• Scholarships, guaranteed jobs for cyber security students

    State University of New York at Buffalo uses $868,000 Federal CyberService Award from the National Science Foundation (NSF) to award undergraduate, graduate scholarships

  • FDA opens offices in China

    As food — and food ingredients — imports from China grow, and as China’s lax health and safety standards become more apparent, the FDA is trying to spot problems at the source by opening three offices in China

  • France drops security database over privacy fears

    Criticized for ignoring serious privacy concerns, the French government scraps — for now — the implementation of massive data base; data base was to include information about French men and women as young as 13 years of age and include information on people’s health and sexual orientation

  • Experts: Internet crime might cause global catastrophe

    Damage caused by cyber crime is estimated at $100 billion annually; tech-savvy gangs from China, India, Eastern Europe, and Africa were coming up with ever more sophisticated ways of swindling money from vulnerable people

  • UN: Destroyed Syrian facility resembled a nuclear reactor

    On 6 September 2007 Israel destroyed a remote facility in north-east Syria; Israel and the United States claimed the facility was a nuclear reactor in the making (Syrian officials offered many different, and contradictory, explanations about the facility); Syria engaged in elaborate “landscaping,” importing tons of fresh soil to alter the site before admitting outsiders; these outsiders — IAEA inspectors — have now concluded the the site looked like a nuclear reactor

  • New York City opens counterterrorism center

    The $100 million project was launched after 9/11; the facility would eventually receive video footage from 3,000 cameras posted in and near the financial district, an area of about 1.7 square miles

  • Grappling with the pirate problem

    The Strait of Malacca between Malaysia and Indonesia, and the Gulf of Aden, are among the most sensitive choke points in global commerce; trouble is, the stable, the comparatively wealthy Southeast Asian countries that line the Malacca Strait have committed their naval and coastal forces to stamping out hijackings and piracy, but the Gulf of Aden is bordered by poor or dysfunctional countries like Djibouti, Yemen, and particularly Somalia

  • Briefly noted

    Raytheon awarded contract for exploratory nuclear detection research… Navies may get tougher on piracy after tanker seizure… U.S. donates nuclear detection equipment to Nigeria

  • China bravely denies space espionage charges

    China has been engaged in a vast, well-coordinated, and resourceful espionage campaign against U.S. and and European governments and companies; the systematic stealing of Western military, scientific, and industrial secrets aims to help China short-cut its path to global political and economic hegemony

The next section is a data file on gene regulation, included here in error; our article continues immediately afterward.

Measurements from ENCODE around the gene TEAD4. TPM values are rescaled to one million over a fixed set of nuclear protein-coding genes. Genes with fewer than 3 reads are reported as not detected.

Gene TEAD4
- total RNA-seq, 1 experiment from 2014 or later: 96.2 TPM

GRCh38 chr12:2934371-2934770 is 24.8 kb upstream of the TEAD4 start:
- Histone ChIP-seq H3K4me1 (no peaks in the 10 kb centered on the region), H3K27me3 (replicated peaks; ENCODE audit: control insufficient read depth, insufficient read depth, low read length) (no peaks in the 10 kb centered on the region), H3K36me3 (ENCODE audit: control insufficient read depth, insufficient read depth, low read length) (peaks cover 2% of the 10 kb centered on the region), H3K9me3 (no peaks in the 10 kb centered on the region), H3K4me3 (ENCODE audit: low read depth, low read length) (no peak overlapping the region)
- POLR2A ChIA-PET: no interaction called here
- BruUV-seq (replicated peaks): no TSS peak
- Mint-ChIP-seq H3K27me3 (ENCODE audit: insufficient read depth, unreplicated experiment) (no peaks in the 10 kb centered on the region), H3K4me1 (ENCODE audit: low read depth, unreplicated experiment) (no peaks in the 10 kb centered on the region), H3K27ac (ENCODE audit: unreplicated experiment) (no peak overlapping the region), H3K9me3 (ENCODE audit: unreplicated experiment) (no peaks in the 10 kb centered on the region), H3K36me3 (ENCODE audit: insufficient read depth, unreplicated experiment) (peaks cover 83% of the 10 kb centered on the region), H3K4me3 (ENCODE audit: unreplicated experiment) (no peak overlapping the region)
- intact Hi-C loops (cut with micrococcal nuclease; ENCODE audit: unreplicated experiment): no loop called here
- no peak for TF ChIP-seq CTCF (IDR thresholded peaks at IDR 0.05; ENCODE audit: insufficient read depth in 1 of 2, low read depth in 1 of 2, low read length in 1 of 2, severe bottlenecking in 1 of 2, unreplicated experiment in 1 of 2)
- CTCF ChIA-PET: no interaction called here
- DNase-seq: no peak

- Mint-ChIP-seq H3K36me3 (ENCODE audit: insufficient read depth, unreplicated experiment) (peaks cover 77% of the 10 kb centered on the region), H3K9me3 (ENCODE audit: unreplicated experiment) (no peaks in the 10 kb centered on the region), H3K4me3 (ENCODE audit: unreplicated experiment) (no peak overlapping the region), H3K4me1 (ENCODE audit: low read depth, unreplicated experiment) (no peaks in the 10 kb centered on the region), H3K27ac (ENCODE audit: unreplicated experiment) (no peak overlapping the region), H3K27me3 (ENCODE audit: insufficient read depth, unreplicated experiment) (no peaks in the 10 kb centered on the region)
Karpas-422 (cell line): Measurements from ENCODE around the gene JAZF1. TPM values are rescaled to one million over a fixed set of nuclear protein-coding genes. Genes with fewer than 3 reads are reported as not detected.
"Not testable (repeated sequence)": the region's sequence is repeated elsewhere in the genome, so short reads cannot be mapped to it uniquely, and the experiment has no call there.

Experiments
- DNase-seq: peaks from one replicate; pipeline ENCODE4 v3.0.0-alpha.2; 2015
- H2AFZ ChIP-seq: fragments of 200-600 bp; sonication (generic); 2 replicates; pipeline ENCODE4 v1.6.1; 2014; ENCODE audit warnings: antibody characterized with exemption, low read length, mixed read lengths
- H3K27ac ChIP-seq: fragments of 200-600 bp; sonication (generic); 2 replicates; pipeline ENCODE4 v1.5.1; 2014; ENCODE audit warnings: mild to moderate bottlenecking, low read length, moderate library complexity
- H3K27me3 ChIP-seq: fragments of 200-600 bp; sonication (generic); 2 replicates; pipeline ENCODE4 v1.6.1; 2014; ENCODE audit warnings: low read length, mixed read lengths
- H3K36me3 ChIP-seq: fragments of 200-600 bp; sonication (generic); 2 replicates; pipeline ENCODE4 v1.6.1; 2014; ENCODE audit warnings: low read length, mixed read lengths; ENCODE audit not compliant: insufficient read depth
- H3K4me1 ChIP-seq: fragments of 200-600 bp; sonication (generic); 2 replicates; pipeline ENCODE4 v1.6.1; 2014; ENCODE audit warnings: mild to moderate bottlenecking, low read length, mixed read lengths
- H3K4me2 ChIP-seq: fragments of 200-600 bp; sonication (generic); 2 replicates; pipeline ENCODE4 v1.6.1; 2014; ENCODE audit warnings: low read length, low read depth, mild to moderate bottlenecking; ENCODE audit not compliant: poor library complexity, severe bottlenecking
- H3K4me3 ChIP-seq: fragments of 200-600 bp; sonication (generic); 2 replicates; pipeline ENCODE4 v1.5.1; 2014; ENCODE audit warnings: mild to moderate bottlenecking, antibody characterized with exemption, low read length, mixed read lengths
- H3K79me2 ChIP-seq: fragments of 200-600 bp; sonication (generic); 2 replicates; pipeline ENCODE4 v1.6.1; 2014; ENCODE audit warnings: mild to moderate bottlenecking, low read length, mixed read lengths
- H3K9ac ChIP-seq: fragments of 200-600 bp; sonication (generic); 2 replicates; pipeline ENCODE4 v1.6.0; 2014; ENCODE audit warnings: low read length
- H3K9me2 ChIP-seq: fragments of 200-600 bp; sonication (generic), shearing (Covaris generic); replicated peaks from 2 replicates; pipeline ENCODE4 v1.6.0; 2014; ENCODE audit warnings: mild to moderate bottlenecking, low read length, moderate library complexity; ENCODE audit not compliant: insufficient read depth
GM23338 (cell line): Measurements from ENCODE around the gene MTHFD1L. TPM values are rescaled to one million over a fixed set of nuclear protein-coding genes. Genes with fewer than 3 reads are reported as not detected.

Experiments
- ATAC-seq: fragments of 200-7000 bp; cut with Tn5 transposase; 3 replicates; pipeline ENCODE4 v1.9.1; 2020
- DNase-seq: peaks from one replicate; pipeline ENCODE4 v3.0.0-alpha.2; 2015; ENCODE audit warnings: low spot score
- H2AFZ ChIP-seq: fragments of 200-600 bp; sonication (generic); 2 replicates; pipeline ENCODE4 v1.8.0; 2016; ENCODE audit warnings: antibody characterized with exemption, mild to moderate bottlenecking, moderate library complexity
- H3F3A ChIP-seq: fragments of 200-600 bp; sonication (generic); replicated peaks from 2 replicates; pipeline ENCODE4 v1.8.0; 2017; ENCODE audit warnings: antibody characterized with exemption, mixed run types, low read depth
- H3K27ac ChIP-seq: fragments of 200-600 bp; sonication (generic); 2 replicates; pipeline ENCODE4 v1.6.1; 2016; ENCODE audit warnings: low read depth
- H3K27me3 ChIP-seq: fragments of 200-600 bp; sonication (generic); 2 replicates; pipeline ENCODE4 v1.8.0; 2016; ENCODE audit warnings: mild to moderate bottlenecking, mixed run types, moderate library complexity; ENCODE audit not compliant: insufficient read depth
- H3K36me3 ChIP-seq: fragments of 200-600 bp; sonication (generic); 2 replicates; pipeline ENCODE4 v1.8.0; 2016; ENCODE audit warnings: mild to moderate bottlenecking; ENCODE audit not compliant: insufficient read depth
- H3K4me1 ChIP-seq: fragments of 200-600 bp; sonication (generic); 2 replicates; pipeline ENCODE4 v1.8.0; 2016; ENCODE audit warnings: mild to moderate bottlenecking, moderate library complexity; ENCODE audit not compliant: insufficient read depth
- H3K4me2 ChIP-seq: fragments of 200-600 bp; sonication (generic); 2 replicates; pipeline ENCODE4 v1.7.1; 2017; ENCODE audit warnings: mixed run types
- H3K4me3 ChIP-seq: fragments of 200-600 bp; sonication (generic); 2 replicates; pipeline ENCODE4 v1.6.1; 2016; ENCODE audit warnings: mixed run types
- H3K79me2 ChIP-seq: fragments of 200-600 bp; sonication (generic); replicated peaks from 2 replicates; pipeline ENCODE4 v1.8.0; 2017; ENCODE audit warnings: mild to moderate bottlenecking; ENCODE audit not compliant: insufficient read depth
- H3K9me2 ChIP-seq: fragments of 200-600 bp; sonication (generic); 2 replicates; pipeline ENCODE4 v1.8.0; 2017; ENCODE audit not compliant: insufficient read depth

• Security alliance calls financial incentives for cyber security

    The Internet Security Alliance calls for the incoming Obama administration and Congress to give information technology companies financial incentives for improving cybersecurity defenses, including providing funding in research and development and shielding them from liability caused by cyberattacks

  • Briefly noted

    Obama administration looks to fill more than 300 IT positions… Larger inmate population is boon to private prisons… More attacks on critical infrastructure?

  • Modern-day piracy poses growing threats, challenges

    Forget Captain Kidd, wooden legs, or treasure maps; modern pirates are equipped with supercharged speedboats, large-caliber weaponry, and all the radio intercept technology they need to identify and locate valuable ocean-going booty; on 9/11 we saw what damage a jumbo jet could do when used as a weapon; how about a supertanker as a weapon?

  • Two former DHS leaders on DHS under a new administration

    Amit Yoran and Dwight Williams held important positions at DHS; now in private industry, they offer their view and the challenges the department will face next year

  • Briefly noted

    Pentagon to ask Obama for $581 billion budget for next fiscal year… Security requirements for private aircraft arriving and departing the United States

  • Continued growth for aerospace, defense despite economic slowdown

    Revenues for electronics /C4ISR companies in the U.S. defense market are projected to be worth $298 billion in 2015; Europe and the United States account for more than 80 percent of the world’s aerospace and defense revenues